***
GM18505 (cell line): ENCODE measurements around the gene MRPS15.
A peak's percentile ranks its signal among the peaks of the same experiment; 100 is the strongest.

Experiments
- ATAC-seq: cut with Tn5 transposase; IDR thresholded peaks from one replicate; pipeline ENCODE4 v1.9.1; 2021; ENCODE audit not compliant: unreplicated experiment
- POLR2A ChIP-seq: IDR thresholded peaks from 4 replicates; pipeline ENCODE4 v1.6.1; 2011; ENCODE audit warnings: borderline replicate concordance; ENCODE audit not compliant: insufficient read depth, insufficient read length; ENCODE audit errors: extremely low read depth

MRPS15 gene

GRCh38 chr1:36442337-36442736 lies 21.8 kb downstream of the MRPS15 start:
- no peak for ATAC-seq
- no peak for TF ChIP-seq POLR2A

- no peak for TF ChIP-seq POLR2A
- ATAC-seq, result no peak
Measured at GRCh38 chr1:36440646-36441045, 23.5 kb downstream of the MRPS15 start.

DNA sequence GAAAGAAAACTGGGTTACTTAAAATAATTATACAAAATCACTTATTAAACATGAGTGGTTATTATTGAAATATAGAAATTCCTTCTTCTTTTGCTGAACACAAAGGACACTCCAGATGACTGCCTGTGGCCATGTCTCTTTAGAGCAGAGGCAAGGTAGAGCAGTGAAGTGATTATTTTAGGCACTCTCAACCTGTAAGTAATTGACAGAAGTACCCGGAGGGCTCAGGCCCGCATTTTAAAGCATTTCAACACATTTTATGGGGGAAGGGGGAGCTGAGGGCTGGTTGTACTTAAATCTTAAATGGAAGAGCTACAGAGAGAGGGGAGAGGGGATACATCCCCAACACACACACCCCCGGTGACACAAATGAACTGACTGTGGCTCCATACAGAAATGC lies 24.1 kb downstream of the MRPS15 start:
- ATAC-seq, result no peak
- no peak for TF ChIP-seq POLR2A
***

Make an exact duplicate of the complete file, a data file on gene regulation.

GM18505 (cell line): ENCODE measurements around the gene MRPS15.
A peak's percentile ranks its signal among the peaks of the same experiment; 100 is the strongest.

Experiments
- ATAC-seq: cut with Tn5 transposase; IDR thresholded peaks from one replicate; pipeline ENCODE4 v1.9.1; 2021; ENCODE audit not compliant: unreplicated experiment
- POLR2A ChIP-seq: IDR thresholded peaks from 4 replicates; pipeline ENCODE4 v1.6.1; 2011; ENCODE audit warnings: borderline replicate concordance; ENCODE audit not compliant: insufficient read depth, insufficient read length; ENCODE audit errors: extremely low read depth

MRPS15 gene

GRCh38 chr1:36442337-36442736 lies 21.8 kb downstream of the MRPS15 start:
- no peak for ATAC-seq
- no peak for TF ChIP-seq POLR2A

- no peak for TF ChIP-seq POLR2A
- ATAC-seq, result no peak
Measured at GRCh38 chr1:36440646-36441045, 23.5 kb downstream of the MRPS15 start.

DNA sequence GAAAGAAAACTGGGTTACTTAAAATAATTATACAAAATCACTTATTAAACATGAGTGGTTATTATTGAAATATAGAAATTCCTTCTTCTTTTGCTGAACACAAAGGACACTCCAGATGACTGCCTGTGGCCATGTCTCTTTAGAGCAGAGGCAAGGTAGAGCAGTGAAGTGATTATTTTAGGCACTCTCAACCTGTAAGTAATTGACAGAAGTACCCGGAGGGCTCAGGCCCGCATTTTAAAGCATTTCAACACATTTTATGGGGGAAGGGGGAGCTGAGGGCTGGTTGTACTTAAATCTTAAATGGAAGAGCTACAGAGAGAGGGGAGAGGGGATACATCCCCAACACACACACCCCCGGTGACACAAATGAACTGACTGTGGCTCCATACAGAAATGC lies 24.1 kb downstream of the MRPS15 start:
- ATAC-seq, result no peak
- no peak for TF ChIP-seq POLR2A